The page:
Billing mistakes can sometimes result in Ohio residents being harassed by collection agencies for medical debt that they have already paid off. In addition to annoying phone calls, the mistake could show up on a person's credit report and lower their credit score. According to a study that was conducted by the Federal Trade Commission in 2012, 25 percent of consumers have at least one error on their credit report.
In the United States, nearly half of all accounts in collection are related to medical debt. Roughly 40 percent of all Americans say that their credit score is lower than it otherwise would be due to medical debt. Although steps are being taken to minimize the impact that medical debt has on an individual's credit score, some say that it shouldn't be taken into account at all.
There are many consequences that may occur as the result of failing to pay medical expenses in Ohio. Studies suggest that many individuals may face hardship and financial difficulties because of unpaid bills.
When faced with debt collection, people may sometimes assume that the debt is valid and correct. However, this is not always the case. Companies can make mistakes, and consumers do have the right to request proof that the debt is valid and should be paid. People who have questions about a debt must follow certain guidelines in order to avoid problems later.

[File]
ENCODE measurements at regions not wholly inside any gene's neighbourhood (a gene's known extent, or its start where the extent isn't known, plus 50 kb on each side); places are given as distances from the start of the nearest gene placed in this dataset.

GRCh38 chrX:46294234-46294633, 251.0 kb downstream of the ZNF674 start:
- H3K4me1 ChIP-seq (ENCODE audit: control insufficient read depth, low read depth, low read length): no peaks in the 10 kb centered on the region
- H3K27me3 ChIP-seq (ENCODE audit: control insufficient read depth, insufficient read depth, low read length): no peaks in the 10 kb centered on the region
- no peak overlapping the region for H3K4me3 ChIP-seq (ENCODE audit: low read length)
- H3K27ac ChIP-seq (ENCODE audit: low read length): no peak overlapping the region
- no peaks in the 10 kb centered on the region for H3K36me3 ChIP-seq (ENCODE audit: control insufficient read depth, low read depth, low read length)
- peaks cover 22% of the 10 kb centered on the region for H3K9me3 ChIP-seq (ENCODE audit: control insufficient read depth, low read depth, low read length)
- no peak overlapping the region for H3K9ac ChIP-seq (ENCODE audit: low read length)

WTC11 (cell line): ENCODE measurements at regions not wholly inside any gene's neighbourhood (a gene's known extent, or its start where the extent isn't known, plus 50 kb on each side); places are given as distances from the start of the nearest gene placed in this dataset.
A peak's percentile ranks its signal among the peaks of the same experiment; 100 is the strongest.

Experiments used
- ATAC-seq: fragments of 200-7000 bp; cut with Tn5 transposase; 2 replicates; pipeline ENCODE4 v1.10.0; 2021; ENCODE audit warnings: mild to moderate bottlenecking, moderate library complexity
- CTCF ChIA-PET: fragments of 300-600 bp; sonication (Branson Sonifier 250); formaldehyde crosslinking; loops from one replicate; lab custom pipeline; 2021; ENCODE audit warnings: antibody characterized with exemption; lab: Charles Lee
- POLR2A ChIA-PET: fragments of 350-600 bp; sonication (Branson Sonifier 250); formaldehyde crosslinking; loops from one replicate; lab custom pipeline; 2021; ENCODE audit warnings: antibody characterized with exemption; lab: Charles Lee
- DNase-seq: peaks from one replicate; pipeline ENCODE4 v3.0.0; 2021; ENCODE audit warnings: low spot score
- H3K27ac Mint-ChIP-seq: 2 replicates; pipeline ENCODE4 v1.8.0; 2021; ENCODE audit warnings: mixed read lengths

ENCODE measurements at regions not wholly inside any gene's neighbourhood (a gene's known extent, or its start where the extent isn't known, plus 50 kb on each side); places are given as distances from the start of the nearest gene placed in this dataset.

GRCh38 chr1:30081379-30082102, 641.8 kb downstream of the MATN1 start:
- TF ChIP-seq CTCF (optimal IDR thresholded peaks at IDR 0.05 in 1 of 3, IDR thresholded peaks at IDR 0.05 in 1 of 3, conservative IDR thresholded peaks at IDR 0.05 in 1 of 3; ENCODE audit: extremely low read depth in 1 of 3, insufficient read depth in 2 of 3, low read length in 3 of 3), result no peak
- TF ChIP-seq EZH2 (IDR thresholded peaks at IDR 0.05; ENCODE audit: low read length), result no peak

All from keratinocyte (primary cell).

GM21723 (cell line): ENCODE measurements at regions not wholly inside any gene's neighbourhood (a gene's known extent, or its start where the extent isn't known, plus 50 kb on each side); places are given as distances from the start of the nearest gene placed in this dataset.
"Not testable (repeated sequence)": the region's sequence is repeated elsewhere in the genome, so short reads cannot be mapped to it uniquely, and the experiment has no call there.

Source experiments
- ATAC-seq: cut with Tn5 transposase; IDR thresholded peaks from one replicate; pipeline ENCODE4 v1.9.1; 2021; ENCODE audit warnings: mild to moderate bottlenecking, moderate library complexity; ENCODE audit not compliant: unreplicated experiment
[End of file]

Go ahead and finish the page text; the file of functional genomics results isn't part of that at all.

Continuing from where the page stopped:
A medical account that goes into collections could have a larger impact on an Ohio resident's credit than it should. According to the Consumer Financial Protection Bureau, a study of 5 million credit reports found that those who have an unpaid medical bill pay their bills on par with those who have a credit score 10 points higher. This disparity can be as much as 16 to 22 points for those who have paid a medical debt that went into collection.
Ohio residents who are struggling to pay off medical bills are not alone. A recent study conducted by Georgetown University and the Kaiser Family Foundation has found that one-third of Americans are having difficulty paying down medical debt. The existence of health insurance and differences in income don't seem to be factors, as even those with health coverage still find themselves facing medical expenses.
Ohio residents who are struggling with medical bills may be wondering whether bankruptcy can help resolve their issues. Experts say that bankruptcy should be a last resort, but that it can be an effective method of dealing with medical debt if there are no other options available. There are different types of bankruptcies, so choosing the right method depends on an individual's specific situation.
Personal bankruptcy is designed to give people who are overburdened with debt a fresh start in life. The two main problems people face that lead them toward bankruptcy are the loss of their jobs and medical bills. With the improving economy, it appears that fewer people need the relief that bankruptcy provides.
Medical debt is a problem for many Ohio families, putting pressure on a household's income in an attempt to keep up with the bills. In fact, according to a recently released survey performed by the National Center for Health Statistics at the U.S. Centers for Disease Control and Prevention, it's been found that in 2012, one in four U.S. families were having trouble paying their medical bills, and one in 10 were unable to pay their medical bills at all.
The economy has been hard on businesses and individuals alike, especially here in the Ohio manufacturing sector. Some workers facing uncertainty in the bankruptcy filing of an aluminum manufacturing company got a short reprieve when officials refused to allow the electric company to turn off power to the Hannibal facility.